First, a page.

100%

Scanned image of the page. Keyboard directions: use + to zoom in, - to zoom out, arrow keys to pan inside the viewer.

Page Options

Download this Issue

Share

Something wrong?

Something wrong with this page? Report problem.

Rights / Permissions

This collection, digitized in collaboration with the Michigan Daily and the Board for Student Publications, contains materials that are protected by copyright law. Access to these materials is provided for non-profit educational and research purposes. If you use an item from this collection, it is your responsibility to consider the work's copyright status and obtain any required permission.

April 13, 1999 - Image 1

Resource type:
Text
Publication:
The Michigan Daily, 1999-04-13

Disclaimer: Computer generated plain text may have errors. Read more about this.

N

AIirni

*rti

Weather
Today: Sunny. High 58. Low1
Tomorrow: Sunny. High 60.

33.

One hundred eightyears of edtorial freedom

Tuesday
April 13, 1999

Details of science institute addressed

By Nick Faizone
Daily Staff Reporter
As the concept of a life science com-
plex at the University inches closer to
becoming reality, questions abound in the
minds of many faculty and staff mem-
To address these concerns, University
President Lee Bollinger and Provost
Nancy Cantor visited the faculty gover-
nance board yesterday to answer the
questions of some prominent University
professors.

Bollinger provided the members of the
Senate Advisory Committee for
University Affairs with a tentative time-
line of the life sciences program, stating
the complex could be functioning by
2001.
"The (establishment) was conceived as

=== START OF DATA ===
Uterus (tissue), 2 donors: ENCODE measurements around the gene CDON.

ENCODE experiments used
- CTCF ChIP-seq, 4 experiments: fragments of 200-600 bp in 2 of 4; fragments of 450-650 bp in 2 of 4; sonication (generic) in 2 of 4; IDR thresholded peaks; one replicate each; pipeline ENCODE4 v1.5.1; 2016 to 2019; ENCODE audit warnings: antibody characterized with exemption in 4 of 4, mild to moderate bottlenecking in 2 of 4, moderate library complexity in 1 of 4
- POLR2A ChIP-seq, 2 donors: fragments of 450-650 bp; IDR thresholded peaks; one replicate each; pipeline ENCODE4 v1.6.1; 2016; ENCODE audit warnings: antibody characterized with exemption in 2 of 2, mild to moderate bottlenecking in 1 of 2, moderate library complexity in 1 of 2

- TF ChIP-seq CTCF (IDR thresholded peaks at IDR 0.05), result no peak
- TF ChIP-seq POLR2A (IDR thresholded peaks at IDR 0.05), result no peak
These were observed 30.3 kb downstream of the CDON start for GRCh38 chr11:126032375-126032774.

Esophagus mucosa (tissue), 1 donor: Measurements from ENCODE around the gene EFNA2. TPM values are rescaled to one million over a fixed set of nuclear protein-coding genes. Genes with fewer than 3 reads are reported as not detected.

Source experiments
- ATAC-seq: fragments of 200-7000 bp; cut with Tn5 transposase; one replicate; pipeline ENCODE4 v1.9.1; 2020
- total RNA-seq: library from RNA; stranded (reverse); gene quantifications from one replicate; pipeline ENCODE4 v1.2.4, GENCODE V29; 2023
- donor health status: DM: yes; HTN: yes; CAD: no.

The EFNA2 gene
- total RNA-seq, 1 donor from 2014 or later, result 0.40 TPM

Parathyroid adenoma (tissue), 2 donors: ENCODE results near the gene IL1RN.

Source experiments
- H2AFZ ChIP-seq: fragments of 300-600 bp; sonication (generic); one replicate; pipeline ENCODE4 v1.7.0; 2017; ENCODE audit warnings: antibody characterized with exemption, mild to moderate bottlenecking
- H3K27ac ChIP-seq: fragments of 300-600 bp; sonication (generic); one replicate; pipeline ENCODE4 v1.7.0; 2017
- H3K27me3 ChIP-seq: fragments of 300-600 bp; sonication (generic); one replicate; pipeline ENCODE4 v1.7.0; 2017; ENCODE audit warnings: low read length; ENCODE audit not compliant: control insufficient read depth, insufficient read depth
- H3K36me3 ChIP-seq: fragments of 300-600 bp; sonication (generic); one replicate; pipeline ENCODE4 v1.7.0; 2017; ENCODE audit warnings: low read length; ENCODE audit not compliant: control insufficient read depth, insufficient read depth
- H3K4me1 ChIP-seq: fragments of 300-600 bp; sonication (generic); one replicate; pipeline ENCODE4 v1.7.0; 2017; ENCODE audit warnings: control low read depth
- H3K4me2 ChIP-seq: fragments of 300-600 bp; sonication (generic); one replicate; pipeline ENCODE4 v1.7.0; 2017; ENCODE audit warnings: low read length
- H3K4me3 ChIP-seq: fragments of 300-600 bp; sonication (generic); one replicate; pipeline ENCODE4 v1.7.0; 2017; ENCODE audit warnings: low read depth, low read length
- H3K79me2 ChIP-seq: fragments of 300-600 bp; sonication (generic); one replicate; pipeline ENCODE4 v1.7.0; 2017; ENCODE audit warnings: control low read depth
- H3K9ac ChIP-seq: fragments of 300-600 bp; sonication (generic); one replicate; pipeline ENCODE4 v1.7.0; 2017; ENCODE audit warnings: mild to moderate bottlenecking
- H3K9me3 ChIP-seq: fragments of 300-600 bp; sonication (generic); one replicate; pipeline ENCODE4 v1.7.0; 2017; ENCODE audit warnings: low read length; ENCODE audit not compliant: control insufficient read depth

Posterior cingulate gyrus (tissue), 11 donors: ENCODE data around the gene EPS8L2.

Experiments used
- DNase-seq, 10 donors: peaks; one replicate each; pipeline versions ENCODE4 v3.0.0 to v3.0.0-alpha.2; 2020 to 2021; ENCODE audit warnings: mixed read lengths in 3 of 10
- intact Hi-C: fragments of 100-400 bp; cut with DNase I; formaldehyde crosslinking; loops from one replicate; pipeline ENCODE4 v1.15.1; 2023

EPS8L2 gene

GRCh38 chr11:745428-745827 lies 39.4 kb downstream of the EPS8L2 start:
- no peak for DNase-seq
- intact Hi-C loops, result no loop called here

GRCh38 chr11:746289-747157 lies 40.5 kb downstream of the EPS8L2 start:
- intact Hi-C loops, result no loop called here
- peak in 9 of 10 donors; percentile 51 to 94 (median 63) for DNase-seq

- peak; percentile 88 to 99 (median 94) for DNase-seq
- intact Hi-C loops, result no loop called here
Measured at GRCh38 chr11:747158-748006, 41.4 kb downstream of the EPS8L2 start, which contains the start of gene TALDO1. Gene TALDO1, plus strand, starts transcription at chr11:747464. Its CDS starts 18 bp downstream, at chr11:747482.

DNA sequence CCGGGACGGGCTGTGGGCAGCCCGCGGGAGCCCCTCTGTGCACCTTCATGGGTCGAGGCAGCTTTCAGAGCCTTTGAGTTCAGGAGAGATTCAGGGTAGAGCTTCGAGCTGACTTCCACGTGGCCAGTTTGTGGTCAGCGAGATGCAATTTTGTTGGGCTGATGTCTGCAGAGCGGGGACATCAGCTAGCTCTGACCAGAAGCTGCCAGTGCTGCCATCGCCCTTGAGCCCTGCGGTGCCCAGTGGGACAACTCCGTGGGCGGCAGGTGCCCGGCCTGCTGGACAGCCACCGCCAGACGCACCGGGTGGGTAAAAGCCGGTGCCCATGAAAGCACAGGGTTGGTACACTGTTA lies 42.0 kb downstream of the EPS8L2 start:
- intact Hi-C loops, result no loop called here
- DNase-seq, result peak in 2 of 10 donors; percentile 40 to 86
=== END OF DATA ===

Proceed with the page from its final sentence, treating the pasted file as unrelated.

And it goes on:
a several-year plan, but we need to get
started," Bollinger said.
If the University Board of Regents
approves the proposal for the complex
during its April and May meetings, "in
the summer we will go in with general

designs for program," Bollinger said.
"But the first thing we need to do is seek
a director for the program, someone to
help us guide this."
Bollinger said if a director is hired by
fall, it is possible the life science com-
plex could begin hiring faculty members
within two years.
But Social Work Prof. Sherrie
Kossoudji said she was concerned with
how the hiring of the new faculty would
affect professors not employed in the life
science complex.

"The (Life Sciences) Committee recog-
nizes that to jump-start this, they will
have to allot big bucks to recruit 'star'
faculty," Kossoudji said.
"Then we end up with general and
star' equity considerations at the
University."
Kossoudji added that the University had to
consider how this allotment would influence
the morale of not only the professors who
feel they're underpaid, but also those not
directly connected to the life science com-
See SCIENCE, Page 7

Science institute timeline:
April 15, 16; May 20, 21: University presents life
science proposals to the University Board of Regents,
including four hours of discussion at its April meeting,
University President Lee Bollinger said.
Summer: Pending approval of the regents, the
University will begin looking for a life science complex
director who could be hired by the fall.
2001: Begin hiring professors, organization could be
functioning.
92002: Have own curriculum and faculty
appointments

Bollinger toT
send letters
against Mile
A ckBunkdey
Daily Staff Reporter
The last day of winter classes can only mean one thing in
Ann Arbor - hundreds of students shedding their inhibitions
and their clothes for a liberating run down South University
Avenue.
With the end of winter term and the annual Naked Mile one
week away, University President Lee Bollinger said he plans to
inform students that he does not condone the year-end tradition.
"He's sending a letter to all seniors, expressing his concerns and
ouraging their participation," University spokesperson Julie
Peterson said. "We don't want our students to get hurt."
Drafts of the letter were not available yesterday, but Peterson